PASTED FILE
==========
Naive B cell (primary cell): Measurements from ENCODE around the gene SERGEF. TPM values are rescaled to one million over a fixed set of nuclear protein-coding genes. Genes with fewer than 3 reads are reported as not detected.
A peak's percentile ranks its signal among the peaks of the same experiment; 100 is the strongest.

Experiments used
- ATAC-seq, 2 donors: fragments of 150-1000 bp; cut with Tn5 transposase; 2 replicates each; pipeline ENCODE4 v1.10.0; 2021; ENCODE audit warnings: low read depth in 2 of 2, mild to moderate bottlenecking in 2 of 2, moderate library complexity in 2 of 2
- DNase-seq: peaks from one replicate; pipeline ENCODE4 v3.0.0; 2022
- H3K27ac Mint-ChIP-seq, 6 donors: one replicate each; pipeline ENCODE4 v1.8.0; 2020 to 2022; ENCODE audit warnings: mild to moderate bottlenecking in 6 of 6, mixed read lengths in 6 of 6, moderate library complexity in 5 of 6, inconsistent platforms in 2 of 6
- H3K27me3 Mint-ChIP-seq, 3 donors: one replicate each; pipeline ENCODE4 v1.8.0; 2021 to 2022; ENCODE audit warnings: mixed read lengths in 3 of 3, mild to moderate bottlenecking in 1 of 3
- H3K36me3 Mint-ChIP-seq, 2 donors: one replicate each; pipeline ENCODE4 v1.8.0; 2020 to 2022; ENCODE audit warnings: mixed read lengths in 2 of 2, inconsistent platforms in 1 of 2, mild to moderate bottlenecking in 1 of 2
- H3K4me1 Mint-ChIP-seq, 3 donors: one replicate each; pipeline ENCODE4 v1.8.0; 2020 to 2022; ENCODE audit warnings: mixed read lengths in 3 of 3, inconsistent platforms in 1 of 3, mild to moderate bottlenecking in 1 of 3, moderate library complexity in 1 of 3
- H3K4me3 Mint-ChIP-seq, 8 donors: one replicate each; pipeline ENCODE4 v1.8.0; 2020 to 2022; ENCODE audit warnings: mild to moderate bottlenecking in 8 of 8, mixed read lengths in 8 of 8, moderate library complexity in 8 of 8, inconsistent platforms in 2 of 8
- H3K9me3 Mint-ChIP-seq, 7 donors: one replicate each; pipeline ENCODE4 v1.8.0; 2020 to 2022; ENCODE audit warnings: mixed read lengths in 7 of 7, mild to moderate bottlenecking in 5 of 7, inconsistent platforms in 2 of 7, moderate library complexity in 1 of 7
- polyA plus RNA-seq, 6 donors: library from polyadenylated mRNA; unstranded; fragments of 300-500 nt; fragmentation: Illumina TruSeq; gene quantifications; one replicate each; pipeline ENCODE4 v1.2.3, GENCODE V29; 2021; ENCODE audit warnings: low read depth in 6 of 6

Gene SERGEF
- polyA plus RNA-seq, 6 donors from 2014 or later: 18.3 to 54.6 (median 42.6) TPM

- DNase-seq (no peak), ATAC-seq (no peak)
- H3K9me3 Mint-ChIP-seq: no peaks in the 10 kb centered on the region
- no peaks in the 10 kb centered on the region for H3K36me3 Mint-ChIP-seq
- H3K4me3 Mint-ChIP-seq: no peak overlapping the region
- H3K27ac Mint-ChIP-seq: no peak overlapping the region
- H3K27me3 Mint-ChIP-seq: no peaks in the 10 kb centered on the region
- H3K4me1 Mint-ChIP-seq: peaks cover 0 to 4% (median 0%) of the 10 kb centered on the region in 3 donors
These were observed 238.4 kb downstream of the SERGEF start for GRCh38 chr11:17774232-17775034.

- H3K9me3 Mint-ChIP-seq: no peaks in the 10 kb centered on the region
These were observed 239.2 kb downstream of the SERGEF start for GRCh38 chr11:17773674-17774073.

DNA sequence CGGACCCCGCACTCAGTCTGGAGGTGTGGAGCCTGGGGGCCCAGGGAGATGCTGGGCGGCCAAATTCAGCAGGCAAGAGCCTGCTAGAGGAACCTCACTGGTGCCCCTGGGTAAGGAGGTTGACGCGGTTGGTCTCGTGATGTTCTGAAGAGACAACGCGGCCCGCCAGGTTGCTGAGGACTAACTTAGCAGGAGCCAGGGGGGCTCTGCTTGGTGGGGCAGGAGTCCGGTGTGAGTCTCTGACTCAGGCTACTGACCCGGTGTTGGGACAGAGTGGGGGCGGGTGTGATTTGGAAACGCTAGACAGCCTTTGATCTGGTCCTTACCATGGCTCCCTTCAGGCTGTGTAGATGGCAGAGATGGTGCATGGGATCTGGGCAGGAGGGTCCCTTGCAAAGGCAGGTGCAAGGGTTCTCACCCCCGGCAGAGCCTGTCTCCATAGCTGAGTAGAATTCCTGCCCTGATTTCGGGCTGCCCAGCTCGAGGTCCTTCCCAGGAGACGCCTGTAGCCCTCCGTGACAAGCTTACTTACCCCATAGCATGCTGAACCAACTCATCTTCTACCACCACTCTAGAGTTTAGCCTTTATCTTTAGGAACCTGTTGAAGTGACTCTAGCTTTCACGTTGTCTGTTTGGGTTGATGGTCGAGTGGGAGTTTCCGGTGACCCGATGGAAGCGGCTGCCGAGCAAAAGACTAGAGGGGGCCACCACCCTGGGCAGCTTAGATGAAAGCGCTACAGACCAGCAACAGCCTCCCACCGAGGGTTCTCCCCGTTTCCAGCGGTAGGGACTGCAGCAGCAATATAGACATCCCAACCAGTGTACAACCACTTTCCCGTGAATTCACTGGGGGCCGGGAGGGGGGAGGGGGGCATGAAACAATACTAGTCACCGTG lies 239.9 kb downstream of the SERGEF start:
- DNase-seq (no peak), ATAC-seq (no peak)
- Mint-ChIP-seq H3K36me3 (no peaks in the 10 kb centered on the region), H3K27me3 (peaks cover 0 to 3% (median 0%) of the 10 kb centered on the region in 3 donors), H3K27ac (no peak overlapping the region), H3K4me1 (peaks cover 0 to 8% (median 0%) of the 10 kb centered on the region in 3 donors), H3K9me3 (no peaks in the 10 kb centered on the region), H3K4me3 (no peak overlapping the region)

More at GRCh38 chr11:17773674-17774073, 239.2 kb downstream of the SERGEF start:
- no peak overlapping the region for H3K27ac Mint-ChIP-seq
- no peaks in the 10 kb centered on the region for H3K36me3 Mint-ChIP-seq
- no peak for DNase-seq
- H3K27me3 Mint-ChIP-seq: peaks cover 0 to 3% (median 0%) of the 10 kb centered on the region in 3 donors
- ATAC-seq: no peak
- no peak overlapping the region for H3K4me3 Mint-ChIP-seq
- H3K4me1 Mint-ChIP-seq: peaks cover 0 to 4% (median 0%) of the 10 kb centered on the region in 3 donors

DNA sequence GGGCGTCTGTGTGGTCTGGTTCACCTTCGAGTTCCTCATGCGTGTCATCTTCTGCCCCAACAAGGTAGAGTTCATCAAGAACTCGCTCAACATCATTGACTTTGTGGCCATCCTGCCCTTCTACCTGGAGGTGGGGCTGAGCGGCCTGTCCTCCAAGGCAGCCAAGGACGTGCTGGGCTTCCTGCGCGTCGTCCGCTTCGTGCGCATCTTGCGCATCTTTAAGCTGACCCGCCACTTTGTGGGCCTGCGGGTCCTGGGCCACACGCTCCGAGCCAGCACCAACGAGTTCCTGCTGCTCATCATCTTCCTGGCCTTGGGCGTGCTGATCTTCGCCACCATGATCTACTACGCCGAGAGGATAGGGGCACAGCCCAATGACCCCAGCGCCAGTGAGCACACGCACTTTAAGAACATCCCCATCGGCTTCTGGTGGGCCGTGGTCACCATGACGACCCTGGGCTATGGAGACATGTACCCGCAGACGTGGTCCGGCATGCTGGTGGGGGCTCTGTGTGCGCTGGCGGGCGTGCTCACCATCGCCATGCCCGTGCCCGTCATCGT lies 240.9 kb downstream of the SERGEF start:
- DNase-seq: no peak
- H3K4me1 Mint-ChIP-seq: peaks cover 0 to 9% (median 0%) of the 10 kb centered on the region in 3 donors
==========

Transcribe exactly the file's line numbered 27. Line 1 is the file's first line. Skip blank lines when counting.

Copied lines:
- Mint-ChIP-seq H3K36me3 (no peaks in the 10 kb centered on the region), H3K27me3 (peaks cover 0 to 3% (median 0%) of the 10 kb centered on the region in 3 donors), H3K27ac (no peak overlapping the region), H3K4me1 (peaks cover 0 to 8% (median 0%) of the 10 kb centered on the region in 3 donors), H3K9me3 (no peaks in the 10 kb centered on the region), H3K4me3 (no peak overlapping the region)